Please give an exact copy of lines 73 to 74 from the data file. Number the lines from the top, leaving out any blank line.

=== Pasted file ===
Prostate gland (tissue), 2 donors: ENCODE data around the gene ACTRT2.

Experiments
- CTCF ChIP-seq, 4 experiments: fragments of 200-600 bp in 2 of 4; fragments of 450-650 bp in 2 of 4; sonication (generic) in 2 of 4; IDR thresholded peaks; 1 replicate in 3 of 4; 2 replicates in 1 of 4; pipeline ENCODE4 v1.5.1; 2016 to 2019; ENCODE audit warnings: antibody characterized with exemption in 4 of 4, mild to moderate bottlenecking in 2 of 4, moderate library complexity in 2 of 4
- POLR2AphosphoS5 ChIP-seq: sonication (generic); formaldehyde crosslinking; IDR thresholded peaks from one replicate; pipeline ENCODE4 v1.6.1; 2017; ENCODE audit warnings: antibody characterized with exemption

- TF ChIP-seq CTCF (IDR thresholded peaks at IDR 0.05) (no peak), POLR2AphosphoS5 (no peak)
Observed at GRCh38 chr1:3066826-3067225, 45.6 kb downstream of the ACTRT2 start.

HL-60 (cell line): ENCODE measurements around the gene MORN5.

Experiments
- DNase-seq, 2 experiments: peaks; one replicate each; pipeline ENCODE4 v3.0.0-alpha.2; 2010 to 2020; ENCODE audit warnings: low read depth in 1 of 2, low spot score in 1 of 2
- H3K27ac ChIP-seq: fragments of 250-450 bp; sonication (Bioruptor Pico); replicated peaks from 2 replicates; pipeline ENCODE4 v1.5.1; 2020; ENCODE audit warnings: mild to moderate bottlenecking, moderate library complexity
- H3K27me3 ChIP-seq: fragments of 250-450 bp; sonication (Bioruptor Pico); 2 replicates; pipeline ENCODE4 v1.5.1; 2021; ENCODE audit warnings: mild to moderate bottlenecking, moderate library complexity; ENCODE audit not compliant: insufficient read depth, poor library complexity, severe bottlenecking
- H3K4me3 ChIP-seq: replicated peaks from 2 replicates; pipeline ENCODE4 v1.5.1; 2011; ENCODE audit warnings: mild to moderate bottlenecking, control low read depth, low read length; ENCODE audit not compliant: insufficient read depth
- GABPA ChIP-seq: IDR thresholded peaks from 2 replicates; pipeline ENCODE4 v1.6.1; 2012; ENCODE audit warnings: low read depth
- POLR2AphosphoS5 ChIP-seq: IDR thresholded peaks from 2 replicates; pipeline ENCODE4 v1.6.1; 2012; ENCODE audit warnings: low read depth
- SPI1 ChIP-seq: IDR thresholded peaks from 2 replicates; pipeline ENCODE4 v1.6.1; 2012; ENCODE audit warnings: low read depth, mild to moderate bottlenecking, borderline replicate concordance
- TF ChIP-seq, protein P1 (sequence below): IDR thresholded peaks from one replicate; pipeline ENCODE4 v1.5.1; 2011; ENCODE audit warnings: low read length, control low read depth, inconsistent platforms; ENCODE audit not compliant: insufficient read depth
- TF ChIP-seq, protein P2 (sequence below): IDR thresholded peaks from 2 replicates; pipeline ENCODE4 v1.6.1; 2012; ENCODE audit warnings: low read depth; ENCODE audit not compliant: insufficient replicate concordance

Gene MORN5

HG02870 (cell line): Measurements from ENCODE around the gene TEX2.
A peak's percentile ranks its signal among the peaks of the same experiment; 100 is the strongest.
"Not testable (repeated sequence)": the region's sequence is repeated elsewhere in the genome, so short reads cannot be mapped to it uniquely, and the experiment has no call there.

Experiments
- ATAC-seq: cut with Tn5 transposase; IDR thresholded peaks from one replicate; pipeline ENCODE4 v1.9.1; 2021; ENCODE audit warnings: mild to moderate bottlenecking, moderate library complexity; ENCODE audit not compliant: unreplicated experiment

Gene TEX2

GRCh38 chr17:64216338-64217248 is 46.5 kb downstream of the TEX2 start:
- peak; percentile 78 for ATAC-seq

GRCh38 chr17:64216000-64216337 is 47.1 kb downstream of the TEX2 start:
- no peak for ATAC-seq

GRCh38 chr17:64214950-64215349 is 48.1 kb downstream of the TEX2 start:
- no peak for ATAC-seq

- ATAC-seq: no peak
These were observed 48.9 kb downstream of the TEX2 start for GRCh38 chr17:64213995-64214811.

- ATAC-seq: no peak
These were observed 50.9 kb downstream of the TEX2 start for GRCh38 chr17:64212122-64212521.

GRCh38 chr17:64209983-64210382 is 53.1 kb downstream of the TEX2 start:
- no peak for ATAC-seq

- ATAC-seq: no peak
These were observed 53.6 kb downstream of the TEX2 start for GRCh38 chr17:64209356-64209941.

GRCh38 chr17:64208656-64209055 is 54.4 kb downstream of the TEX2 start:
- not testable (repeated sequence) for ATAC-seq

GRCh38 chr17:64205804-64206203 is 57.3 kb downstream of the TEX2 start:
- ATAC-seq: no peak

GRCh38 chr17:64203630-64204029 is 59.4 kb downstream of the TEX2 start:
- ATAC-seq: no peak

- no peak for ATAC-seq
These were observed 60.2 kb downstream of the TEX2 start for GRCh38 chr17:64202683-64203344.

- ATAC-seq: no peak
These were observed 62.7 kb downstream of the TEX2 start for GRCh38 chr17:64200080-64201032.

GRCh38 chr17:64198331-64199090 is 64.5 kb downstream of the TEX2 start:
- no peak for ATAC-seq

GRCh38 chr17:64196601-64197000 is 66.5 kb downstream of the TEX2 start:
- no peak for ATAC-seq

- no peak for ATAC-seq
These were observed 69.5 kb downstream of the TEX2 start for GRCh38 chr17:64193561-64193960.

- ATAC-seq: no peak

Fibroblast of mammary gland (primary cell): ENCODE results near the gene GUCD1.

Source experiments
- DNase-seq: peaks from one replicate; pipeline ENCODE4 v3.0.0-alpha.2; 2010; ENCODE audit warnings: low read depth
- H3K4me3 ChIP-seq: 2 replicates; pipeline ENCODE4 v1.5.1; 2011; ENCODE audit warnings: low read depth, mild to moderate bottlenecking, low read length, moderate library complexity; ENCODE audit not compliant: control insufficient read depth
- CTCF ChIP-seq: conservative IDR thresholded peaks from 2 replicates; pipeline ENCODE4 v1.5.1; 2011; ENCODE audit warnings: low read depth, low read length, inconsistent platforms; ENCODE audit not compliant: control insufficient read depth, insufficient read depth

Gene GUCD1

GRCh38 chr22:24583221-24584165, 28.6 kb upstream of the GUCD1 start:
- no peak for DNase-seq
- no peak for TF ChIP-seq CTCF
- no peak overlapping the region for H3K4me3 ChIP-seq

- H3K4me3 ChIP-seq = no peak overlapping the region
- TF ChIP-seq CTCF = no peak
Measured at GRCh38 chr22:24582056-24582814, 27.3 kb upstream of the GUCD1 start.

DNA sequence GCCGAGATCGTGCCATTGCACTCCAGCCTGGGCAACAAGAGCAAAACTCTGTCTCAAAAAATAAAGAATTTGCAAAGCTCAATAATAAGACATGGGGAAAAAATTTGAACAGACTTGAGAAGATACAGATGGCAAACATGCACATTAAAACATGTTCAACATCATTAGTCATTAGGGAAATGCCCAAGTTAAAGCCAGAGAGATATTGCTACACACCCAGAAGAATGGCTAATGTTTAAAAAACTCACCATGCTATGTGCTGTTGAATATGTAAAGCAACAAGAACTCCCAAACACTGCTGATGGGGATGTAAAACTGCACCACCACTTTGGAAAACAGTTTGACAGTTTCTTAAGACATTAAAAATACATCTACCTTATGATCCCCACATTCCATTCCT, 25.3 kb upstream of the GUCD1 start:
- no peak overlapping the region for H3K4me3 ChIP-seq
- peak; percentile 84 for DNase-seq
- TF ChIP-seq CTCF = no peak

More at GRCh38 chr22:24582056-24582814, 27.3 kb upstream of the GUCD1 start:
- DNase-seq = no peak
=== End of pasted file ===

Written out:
More at GRCh38 chr22:24582056-24582814, 27.3 kb upstream of the GUCD1 start:
- DNase-seq = no peak